The views expressed here are solely those of the author and do not reflect the beliefs of Digital Trends.

Home Theater

Sony’s 360 Reality Audio is the epic sound revolution you didn’t know you needed

After Sony’s utterly bizarre press conference, I almost missed what was perhaps the most impactful sonic experience at the show. Luckily, I went back to Sony’s booth on the last day of the show, only to have my mind blown.
Mobile

Samsung Galaxy S10 vs. Galaxy S9: How much better is Samsung’s new flagship?

You'd naturally expect the Samsung Galaxy S10 to be better than last year's S9, but just how do the two phones differ? We break down the specs and compare Samsung's flagships in various categories to pick a winner.
Photography

What’s the difference between Lightroom CC and Lightroom Classic?

Lightroom CC has evolved into a capable photo editor, but is it enough to supplant Lightroom Classic? We took each program for a test drive to compare the two versions and see which is faster, more powerful, and better organized.
Gaming

PS4 vs. Switch: After weighing the pros and cons, which one comes out on top?

Nintendo Switch versus PlayStation 4: Which one has better overall value? We break down the pros and cons of each platform to tell you which of these consoles is truly worth the money.
Computing

What is Wi-Fi 6? Here's a look at the next evolution of the wireless standard

We're exploring the new naming convention for wireless standards, how it affects the devices you buy, and what the upcoming Wi-Fi generation is changing for the better.
Mobile

AT&T jumps the gun with deliberately misleading 5GE launch

As excitement about 5G networks continues to build, AT&T jumps the gun with a ridiculous and deliberate attempt to deceive the public with 5G Evolution – a speed bump that’s based on improvements to 4G tech.
Features

Netflix’s latest price increase heralds the end of streaming’s golden age

Netflix’s recent price rise is just the latest in a string of signs that streaming’s golden age is nearly over. As more services enter the fray, content will be further partitioned, signaling the end of streaming’s good old days.
Features

Netflix’s rate hike is a good thing. Wait, wait, hear us out

Upset at Netflix for raising its rates? We don't blame you. Nobody likes to pay more for anything -- even if they love that thing. But you really should be thanking the streaming entertainment giant. The hike in prices is a necessary and…
Mobile

Bezel-less phones are terrible for typing on, and it’s only going to get worse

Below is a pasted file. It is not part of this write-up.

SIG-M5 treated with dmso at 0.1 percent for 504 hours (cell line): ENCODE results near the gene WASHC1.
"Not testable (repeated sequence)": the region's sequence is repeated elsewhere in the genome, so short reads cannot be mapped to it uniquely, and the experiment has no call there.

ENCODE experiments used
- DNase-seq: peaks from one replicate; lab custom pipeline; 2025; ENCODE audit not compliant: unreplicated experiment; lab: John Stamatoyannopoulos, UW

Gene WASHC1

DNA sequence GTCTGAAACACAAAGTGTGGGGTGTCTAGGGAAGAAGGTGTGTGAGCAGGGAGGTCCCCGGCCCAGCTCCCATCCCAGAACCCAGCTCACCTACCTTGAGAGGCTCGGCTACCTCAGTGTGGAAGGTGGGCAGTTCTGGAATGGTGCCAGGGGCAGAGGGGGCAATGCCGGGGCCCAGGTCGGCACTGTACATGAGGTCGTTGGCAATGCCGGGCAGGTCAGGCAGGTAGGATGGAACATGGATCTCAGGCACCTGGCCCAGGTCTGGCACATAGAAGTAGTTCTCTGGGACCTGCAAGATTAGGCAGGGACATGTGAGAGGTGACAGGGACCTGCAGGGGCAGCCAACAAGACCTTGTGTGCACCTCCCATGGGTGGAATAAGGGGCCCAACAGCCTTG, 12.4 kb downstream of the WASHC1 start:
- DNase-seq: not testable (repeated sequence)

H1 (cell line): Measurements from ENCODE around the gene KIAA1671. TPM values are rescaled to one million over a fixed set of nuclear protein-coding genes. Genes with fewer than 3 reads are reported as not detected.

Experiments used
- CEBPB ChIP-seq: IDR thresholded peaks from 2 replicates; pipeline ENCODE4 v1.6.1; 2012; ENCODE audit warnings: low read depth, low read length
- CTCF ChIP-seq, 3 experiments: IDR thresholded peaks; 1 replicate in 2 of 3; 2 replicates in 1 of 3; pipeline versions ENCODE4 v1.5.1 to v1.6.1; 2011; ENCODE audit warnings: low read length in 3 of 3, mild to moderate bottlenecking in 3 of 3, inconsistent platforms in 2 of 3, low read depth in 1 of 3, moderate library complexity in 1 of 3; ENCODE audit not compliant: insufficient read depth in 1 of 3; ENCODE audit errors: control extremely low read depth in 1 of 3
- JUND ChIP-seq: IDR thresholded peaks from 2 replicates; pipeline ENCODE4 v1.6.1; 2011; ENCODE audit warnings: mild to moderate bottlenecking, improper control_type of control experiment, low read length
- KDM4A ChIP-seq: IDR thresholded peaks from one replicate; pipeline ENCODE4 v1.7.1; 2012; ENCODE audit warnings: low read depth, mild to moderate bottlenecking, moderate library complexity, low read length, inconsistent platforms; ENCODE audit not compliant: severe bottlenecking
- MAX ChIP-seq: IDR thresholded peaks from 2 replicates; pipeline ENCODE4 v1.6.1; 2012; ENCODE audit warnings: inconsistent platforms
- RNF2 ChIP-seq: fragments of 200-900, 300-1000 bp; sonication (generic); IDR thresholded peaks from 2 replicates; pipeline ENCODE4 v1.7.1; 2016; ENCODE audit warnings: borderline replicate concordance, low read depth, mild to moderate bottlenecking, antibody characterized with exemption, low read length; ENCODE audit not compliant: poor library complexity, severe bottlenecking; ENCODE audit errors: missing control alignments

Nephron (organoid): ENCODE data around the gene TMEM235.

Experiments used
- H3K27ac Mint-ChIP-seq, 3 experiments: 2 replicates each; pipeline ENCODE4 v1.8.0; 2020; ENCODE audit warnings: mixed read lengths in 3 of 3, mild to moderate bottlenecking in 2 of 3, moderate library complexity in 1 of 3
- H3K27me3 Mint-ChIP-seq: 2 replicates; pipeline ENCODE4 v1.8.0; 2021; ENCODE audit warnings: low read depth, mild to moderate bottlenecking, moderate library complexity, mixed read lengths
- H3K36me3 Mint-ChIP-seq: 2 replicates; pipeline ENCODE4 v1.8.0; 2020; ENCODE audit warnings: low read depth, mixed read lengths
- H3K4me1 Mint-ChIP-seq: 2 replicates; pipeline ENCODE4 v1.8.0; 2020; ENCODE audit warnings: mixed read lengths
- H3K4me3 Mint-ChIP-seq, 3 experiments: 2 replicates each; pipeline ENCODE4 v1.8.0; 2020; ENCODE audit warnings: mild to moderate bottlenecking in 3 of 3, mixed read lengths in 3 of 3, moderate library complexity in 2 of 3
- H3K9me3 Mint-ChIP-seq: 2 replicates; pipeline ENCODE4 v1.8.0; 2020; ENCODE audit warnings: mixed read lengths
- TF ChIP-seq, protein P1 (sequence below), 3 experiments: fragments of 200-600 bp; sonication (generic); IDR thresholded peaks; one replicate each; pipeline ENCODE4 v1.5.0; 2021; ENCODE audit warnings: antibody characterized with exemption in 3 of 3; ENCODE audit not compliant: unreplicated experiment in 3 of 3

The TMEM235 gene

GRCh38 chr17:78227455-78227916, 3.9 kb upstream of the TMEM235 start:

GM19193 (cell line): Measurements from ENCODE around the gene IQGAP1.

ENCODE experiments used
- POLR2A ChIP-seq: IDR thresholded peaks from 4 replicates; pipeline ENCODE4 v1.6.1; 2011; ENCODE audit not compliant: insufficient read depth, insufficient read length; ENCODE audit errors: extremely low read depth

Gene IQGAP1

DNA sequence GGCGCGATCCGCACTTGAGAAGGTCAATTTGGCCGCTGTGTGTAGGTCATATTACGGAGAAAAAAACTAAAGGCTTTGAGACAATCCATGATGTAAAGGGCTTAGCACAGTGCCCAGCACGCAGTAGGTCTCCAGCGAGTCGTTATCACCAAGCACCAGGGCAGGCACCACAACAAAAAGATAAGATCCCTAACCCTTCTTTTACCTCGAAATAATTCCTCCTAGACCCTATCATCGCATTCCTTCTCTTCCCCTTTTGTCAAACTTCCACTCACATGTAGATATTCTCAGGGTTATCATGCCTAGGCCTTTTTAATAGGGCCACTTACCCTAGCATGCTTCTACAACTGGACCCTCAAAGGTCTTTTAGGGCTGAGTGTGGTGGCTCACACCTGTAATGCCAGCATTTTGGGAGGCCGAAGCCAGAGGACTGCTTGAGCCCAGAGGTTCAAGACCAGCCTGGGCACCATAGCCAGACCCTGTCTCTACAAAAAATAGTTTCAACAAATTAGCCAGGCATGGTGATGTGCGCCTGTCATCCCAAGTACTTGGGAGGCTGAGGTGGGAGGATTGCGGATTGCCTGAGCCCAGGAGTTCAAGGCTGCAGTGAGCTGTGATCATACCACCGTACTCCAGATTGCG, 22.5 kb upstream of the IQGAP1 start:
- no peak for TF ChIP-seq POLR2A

Bezel-less smartphone screens look great, and foldable smartphones are an exciting part of the mobile future; but we don't like where the typing experience is heading because of these two trends.
Gaming

Blizzard's dismal updates to 'Diablo 3' make 'Path of Exile' the better option

'Diablo 3' season 16, the 'Season of Grandeur,' is live. It attempts to shake up the stale meta-game with a minor tweak, but it falls far short of what fans of the franchise want. Better games like 'Path of Exile' are eating Blizzard's…
Wearables

A wearable may save your life, thanks to A.I. and big data. Here’s how

Wearables are morphing from devices that send you smartphone notifications and track your fitness into gadgets that can monitor your health -- and maybe even save your life.
Gaming

'Wargroove' is a delightful tactics game that lets you recruit cute armored pups

Wargroove is a fantastical Advance Wars successor with beautiful pixelated visuals and rewarding grid-based combat. In addition to a meaty campaign, Wargroove has an intuitive map editor that lets you create robust campaigns of your own.
Smart Home

Will everything from lamps to fridges be spying on me? Yes, and I’m creeped out

With the debut of Panasonic’s HomeHawk lamp with built-in video camera, should we be concerned that everything -- from couches to dishwashers -- could soon be spying on us? Here’s why the answer to that question is yes.
Computing

Debunking Dark Mode: Here’s why it won’t improve your laptop’s battery life

Dark Mode is known to improve battery life for certain devices, like a smartphone with an OLED screen. Does that apply to laptops, as well? To find out we tested two laptops, one running Windows and one running MacOS.